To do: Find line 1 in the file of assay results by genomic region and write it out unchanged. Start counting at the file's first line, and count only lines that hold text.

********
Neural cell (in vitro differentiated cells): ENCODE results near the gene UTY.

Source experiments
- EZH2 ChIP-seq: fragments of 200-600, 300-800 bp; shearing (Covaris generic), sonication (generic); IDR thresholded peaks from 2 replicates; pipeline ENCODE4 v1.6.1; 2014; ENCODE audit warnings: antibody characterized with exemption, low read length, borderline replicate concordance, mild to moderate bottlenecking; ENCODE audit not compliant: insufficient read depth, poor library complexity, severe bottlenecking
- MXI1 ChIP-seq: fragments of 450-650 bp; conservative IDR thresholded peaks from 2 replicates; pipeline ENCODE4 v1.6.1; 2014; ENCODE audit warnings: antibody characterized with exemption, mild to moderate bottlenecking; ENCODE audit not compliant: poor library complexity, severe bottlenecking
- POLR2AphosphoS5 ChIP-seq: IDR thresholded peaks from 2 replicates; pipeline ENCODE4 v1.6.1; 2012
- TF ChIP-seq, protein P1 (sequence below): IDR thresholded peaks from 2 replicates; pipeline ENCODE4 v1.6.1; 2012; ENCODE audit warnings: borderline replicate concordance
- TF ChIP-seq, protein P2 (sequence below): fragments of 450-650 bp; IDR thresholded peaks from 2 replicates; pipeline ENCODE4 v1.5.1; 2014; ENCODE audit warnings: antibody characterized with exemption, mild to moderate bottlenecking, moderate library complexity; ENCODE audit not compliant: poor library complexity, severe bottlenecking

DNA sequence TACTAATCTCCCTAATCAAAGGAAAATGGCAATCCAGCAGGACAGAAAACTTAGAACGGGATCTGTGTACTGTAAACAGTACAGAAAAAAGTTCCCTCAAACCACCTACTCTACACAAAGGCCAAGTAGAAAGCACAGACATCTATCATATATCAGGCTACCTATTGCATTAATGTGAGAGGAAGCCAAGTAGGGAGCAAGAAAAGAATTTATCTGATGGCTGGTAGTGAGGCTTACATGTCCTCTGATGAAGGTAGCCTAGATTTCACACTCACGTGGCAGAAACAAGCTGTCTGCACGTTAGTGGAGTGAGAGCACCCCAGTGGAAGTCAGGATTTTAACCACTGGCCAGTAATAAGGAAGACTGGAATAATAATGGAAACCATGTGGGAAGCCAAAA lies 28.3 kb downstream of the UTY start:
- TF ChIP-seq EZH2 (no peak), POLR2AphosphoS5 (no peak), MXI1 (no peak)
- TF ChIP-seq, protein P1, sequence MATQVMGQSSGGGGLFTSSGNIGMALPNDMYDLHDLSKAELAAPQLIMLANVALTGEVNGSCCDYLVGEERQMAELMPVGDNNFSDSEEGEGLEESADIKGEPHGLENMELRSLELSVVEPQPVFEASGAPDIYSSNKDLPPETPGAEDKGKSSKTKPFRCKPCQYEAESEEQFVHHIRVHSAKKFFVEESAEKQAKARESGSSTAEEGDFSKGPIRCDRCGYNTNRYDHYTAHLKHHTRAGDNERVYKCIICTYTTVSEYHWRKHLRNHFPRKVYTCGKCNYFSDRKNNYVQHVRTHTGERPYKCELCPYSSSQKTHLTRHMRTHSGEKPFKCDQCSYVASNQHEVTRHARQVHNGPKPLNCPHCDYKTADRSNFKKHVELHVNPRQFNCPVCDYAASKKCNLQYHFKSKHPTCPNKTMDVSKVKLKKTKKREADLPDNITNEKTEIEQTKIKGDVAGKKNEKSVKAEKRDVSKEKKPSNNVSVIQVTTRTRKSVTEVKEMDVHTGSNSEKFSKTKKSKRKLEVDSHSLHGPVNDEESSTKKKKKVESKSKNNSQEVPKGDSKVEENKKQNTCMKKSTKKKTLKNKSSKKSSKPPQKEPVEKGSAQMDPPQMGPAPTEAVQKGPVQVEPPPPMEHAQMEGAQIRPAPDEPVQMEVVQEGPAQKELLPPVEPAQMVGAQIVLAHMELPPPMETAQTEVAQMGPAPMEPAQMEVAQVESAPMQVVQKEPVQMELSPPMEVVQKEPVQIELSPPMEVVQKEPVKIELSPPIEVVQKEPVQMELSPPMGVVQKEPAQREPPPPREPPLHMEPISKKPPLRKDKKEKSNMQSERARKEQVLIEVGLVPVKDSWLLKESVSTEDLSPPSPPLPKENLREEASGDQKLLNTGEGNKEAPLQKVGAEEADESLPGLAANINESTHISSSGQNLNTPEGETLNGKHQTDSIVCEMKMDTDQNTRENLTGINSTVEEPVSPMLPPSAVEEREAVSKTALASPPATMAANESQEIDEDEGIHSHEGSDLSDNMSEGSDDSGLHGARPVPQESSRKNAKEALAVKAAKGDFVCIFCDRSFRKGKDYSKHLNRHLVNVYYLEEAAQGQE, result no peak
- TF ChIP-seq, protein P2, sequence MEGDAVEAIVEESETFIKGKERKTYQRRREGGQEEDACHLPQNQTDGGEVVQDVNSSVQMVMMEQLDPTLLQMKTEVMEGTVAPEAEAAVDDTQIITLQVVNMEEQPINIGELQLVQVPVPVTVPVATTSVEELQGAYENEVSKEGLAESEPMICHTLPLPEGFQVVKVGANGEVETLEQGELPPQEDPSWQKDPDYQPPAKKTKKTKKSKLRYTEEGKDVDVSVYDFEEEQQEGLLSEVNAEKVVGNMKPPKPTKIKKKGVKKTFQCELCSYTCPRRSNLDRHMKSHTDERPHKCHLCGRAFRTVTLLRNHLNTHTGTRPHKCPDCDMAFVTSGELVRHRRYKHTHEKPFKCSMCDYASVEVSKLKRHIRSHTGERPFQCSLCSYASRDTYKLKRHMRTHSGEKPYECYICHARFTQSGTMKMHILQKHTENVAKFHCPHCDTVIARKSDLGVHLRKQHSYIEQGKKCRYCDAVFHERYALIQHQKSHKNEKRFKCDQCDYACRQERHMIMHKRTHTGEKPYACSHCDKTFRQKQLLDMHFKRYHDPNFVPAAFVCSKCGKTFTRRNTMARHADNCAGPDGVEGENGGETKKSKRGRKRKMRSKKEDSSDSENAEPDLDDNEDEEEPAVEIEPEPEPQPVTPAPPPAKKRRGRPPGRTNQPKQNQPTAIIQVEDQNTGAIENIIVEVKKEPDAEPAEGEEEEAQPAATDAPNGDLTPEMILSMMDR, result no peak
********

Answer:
Neural cell (in vitro differentiated cells): ENCODE results near the gene UTY.